Metacognition and metarepresentation: Is a self-directed theory of mind a precondition for metacognition? [Book Review]
David Bourget (Western Ontario)
David Chalmers (ANU, NYU)
Rafael De Clercq
Jack Alan Reynolds
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Synthese 159 (2):271 - 295 (2007)
Metacognition is often defined as thinking about thinking. It is exemplified in all the activities through which one tries to predict and evaluate one’s own mental dispositions, states and properties for their cognitive adequacy. This article discusses the view that metacognition has metarepresentational structure. Properties such as causal contiguity, epistemic transparency and procedural reflexivity are present in metacognition but missing in metarepresentation, while open-ended recursivity and inferential promiscuity only occur in metarepresentation. It is concluded that, although metarepresentations can redescribe metacognitive contents, metacognition and metarepresentation are functionally distinct
|Keywords||Metacognition Metarepresentation Theory of mind Reflexivity Epistemic feelings Self-prediction Causal-contiguity Inferential promiscuity|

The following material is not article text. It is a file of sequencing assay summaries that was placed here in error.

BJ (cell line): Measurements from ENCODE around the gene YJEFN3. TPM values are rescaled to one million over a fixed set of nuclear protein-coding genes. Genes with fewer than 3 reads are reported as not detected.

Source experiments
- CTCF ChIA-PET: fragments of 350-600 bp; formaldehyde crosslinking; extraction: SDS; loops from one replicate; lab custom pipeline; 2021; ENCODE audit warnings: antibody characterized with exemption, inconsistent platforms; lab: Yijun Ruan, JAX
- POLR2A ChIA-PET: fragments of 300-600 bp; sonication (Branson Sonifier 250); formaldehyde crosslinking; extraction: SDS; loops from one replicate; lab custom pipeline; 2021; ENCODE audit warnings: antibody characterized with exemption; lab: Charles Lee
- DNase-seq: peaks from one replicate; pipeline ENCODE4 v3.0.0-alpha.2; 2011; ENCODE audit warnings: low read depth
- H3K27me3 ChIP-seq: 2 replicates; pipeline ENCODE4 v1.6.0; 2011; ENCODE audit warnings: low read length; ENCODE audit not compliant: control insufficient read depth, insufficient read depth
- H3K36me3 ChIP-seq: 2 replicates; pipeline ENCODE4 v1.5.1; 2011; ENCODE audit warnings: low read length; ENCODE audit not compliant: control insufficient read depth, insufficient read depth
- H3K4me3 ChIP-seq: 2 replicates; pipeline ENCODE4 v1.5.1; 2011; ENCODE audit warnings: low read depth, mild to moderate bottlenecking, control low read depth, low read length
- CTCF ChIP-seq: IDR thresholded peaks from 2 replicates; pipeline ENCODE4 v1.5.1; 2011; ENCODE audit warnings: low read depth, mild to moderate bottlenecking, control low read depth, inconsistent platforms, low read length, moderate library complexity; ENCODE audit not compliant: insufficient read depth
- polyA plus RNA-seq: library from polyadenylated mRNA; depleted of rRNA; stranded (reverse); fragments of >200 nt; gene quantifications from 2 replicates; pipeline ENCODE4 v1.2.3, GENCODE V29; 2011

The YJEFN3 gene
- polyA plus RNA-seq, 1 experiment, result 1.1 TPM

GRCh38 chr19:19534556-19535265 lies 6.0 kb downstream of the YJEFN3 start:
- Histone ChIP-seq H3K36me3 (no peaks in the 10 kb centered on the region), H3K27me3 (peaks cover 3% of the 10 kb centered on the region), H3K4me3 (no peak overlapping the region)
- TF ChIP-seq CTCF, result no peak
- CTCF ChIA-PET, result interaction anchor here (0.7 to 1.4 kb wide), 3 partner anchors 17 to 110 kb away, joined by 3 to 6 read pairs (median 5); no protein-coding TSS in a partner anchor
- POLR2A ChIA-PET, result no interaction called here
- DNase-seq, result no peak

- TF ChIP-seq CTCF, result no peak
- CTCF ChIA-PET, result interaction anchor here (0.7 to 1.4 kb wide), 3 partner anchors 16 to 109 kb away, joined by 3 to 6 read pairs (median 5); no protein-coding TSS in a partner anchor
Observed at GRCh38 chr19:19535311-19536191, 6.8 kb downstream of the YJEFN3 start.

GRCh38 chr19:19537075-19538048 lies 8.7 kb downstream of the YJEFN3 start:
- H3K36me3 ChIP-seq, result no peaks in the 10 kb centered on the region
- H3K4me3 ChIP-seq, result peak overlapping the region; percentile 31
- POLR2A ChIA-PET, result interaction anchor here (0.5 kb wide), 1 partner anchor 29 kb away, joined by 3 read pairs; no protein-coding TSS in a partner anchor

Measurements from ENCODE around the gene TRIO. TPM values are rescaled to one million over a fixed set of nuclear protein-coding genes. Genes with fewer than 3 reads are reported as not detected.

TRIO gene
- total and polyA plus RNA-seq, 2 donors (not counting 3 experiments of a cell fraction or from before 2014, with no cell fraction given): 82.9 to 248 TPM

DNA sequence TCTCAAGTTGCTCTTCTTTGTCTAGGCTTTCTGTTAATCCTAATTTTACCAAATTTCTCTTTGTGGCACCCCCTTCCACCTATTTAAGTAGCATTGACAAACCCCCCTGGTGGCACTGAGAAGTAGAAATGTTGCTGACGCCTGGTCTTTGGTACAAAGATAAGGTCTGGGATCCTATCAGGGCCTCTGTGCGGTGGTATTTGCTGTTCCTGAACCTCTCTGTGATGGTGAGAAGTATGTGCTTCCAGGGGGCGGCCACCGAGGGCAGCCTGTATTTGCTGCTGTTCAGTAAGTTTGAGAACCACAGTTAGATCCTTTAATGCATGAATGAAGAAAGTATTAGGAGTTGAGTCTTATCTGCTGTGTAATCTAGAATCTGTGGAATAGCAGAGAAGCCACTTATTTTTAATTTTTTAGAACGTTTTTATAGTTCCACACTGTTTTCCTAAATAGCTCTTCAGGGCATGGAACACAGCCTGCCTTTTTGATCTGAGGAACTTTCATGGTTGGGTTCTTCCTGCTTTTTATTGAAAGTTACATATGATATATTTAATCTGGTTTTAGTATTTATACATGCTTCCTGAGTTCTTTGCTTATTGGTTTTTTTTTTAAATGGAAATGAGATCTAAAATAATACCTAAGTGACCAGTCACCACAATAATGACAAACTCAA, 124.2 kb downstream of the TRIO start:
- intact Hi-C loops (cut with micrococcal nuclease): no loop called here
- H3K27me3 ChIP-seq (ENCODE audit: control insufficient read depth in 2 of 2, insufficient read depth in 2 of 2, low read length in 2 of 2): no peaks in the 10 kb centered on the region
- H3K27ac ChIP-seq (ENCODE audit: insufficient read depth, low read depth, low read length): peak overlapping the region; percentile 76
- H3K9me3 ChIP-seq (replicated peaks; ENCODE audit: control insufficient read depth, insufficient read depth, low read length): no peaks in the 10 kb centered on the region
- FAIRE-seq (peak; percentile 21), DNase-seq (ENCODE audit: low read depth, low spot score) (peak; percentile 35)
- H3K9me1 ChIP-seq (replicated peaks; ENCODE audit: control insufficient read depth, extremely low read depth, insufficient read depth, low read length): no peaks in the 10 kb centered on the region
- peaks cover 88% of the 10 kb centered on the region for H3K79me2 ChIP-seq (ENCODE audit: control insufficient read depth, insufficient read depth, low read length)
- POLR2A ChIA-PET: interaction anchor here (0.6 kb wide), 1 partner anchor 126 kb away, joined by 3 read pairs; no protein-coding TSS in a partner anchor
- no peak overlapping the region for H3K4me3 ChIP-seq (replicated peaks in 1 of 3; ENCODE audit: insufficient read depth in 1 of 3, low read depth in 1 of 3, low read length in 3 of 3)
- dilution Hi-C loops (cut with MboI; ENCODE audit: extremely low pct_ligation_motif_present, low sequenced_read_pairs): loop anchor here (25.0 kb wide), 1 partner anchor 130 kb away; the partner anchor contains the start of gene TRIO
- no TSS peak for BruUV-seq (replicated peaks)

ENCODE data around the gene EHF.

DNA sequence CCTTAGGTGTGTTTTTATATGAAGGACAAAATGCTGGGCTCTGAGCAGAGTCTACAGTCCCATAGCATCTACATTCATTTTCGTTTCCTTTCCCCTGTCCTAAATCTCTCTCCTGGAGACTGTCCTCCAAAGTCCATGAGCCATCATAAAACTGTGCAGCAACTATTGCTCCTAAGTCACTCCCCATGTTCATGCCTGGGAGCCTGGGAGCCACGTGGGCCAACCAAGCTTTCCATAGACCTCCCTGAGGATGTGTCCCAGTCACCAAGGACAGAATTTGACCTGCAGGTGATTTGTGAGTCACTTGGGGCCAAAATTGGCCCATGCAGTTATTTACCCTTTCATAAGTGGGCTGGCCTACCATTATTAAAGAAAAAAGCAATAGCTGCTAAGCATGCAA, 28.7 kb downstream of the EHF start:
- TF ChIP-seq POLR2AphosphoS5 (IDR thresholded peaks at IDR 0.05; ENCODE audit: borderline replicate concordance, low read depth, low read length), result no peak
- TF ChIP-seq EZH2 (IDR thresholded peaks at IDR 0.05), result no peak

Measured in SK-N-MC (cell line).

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Citations of this work BETA
Joëlle Proust (2010). Metacognition. Philosophy Compass 5 (11):989-998.
Finn Spicer (2010). Cultural Variations in Folk Epistemic Intuitions. Review of Philosophy and Psychology 1 (4):515-529.
Santiago Arango-Muñoz (2011). Two Levels of Metacognition. Philosophia 39 (1):71-82.
Nicholas Shea (2014). Reward Prediction Error Signals Are Meta‐Representational. Noûs 48 (2):314-341.
Marie Guillot (2013). The Limits of Selflessness: Semantic Relativism and the Epistemology of de Se Thoughts. Synthese 190 (10):1793-1816.
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